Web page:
Detroit police seek information on block party shooting
Detroit — Police and community leaders gathered Tuesday night near the site of a weekend shooting that killed one and injured 11 others and urged residents to come forward with information that could lead to suspects.
“The Police Department doesn’t solve crimes by themselves,” said Detroit police Capt. Charles Maholm to a room of more than 100 residents who gathered at the Dexter Elmhurst Community Center at the shooting site.
The meeting followed other weekend shootings around the city involving at least 12 more people and two more fatalities. The center near Dexter and Webb streets owns the parking lot and basketball court where the block party shootings occurred Saturday.
Emotions were high at times during the meeting where residents expressed frustration over crime in the city.
“We are all tired,” said Helen Moore, president of the center. “We see how terrible everything is. We came today to find out solutions to the problems the communities are having in Detroit.”
Earlier Tuesday, the assistant police chief gave the City Council an update on the block party shooting. No witnesses have stepped forward, he said, four days after the shooting.
“What happened? No one knows,” Assistant police Chief Steve Dolunt told council members. “Unfortunately, that’s your update. I have nothing.”
Councilwoman Mary Sheffield said at the council meeting the “no snitch” mentality in the city must stop. Just days ago, Sheffield held an “Occupy the Corner” event attended by 300 people. Occupy the Corner is a program aimed at stemming quashing violence and providing resources to impoverished city neighborhoods.
“We have to be loud in this community ... to say that when this happens in our communities, we are not going to allow it,” she said. “The community, clergy and leaders have to make a stand and say this is not acceptable.”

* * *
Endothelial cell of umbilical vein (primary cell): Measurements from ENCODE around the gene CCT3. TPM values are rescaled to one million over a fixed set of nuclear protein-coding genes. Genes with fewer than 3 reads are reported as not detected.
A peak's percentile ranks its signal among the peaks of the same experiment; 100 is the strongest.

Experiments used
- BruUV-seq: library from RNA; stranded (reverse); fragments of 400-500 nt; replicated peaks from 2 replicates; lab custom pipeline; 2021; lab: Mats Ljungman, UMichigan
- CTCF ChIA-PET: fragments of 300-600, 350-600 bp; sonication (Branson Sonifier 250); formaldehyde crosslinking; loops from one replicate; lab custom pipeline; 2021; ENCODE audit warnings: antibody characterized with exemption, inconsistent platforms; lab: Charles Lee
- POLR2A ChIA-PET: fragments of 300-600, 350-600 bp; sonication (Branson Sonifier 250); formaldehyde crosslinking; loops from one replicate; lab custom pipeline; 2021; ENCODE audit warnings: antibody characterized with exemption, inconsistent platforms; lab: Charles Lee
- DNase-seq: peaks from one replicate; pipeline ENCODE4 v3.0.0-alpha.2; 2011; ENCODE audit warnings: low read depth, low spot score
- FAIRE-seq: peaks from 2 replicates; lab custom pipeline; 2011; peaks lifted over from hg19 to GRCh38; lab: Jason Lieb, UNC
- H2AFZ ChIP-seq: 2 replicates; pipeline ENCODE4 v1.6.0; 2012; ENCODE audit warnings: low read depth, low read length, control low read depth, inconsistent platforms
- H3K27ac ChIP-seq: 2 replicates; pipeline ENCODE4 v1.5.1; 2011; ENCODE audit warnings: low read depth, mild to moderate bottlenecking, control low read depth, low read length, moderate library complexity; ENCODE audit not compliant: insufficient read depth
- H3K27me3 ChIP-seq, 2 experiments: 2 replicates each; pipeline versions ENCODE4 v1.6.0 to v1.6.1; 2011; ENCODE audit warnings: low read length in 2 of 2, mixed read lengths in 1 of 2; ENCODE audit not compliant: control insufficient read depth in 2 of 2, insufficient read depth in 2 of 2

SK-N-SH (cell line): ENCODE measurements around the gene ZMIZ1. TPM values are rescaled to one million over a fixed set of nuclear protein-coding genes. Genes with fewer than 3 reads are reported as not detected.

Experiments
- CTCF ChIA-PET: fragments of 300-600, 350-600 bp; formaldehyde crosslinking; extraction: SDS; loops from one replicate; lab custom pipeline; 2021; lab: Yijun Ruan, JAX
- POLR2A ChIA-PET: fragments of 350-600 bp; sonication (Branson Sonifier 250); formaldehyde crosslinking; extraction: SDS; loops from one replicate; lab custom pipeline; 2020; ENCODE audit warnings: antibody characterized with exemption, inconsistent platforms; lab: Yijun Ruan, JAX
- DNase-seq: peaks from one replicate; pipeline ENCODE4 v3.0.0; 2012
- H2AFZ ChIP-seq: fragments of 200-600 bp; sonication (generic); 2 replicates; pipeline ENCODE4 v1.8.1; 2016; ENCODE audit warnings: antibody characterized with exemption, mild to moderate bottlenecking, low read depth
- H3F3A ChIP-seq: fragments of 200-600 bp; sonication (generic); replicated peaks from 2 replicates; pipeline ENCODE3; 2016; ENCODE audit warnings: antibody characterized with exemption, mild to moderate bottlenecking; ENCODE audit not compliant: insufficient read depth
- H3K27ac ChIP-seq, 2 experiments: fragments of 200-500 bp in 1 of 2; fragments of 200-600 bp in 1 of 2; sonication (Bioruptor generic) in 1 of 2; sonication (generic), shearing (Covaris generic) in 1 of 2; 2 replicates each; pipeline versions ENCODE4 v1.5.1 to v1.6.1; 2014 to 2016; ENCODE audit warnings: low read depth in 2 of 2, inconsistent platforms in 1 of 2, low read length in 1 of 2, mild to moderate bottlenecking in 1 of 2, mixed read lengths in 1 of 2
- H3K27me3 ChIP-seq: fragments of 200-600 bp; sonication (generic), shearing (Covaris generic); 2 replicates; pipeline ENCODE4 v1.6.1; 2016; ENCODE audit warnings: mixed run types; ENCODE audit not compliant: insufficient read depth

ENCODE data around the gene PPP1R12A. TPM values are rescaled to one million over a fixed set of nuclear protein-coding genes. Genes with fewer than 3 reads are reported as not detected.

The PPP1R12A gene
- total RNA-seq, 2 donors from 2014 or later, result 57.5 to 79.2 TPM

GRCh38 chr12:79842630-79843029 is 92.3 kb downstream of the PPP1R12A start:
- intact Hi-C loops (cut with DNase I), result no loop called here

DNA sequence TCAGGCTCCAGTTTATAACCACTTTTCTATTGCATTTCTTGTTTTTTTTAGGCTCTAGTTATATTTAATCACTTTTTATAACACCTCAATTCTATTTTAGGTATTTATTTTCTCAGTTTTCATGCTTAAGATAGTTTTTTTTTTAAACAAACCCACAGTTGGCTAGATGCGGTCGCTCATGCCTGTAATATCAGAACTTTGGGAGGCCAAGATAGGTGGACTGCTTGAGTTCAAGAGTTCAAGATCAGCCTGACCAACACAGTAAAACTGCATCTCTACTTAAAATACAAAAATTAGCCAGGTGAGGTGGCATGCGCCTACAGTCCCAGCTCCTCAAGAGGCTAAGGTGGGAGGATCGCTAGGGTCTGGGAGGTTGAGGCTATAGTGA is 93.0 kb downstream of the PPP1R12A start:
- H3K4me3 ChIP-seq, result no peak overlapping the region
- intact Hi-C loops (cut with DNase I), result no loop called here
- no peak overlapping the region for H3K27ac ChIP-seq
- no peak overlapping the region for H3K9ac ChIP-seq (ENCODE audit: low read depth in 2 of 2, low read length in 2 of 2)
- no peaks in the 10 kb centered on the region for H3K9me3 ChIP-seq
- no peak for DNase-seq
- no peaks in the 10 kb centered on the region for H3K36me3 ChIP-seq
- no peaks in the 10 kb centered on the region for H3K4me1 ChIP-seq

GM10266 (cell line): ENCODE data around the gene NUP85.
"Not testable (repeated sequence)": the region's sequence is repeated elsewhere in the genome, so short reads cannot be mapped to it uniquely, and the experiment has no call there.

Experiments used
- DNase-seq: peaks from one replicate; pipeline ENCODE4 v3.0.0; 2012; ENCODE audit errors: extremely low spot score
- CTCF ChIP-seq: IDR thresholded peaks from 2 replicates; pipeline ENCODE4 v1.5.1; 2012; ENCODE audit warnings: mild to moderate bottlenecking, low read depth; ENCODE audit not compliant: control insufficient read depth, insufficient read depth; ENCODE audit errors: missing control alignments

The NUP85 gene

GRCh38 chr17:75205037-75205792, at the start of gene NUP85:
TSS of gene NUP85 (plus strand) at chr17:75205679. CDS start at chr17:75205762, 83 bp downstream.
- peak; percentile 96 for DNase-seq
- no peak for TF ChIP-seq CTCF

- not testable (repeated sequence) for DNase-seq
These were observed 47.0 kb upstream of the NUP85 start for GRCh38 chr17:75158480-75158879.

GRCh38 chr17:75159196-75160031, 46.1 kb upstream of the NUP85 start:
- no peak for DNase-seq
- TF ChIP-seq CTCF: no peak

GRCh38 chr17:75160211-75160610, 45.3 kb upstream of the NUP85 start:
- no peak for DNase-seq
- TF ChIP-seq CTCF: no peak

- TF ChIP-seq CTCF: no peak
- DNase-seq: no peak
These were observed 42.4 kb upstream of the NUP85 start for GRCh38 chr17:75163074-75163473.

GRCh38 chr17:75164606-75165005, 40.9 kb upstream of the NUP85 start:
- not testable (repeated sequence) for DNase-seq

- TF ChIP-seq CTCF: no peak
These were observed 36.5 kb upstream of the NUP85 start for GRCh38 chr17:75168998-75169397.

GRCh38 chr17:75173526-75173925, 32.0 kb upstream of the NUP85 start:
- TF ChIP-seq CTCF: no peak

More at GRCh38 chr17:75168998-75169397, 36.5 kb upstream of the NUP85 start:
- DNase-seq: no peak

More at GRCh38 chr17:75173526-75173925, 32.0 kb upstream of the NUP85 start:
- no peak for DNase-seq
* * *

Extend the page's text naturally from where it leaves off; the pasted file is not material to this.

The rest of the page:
People should share what they know about crime, said City Council President Brenda Jones, echoing a similar plea over the weekend by Police Chief James Craig, when he urged the community to come forward with tips in the shooting.
“We need to start talking and telling who is doing what they should not be doing,” Jones said during the community meeting Tuesday evening. “We are just one step away from it happening to our families.”
Dolunt told the council he remains “incensed” over the block party shooting.
It’s a miracle, he said, no innocent children were casualties in the incident.
“There were kids out. This could have been terrible,” said Dolunt, adding that he arrived on the scene and saw an inflatable bounce house, stroller and child’s chair.
Police have called the shooting retaliatory and labeled the shooters “cowardly thugs.”
“It looks like everyone else was having a good time,” Dolunt said. “So what’s the crime in having a party on Saturday night? There’s no crime in that. That’s why I’m incensed. It makes the city look bad.”
The Rev. Charles Williams II of the National Action Network of Michigan urged people to get involved in their communities including starting block clubs and citizen patrols.
“We can also decide we’re going to do something that is going to be part of the change,” he said.
Detroiter Gina Peoples said she grew up in the area and is saddened by the change.
“I cry every time I come through here and see what this neighborhood has become,” she said. “When I heard about the shooting, I said that is enough.”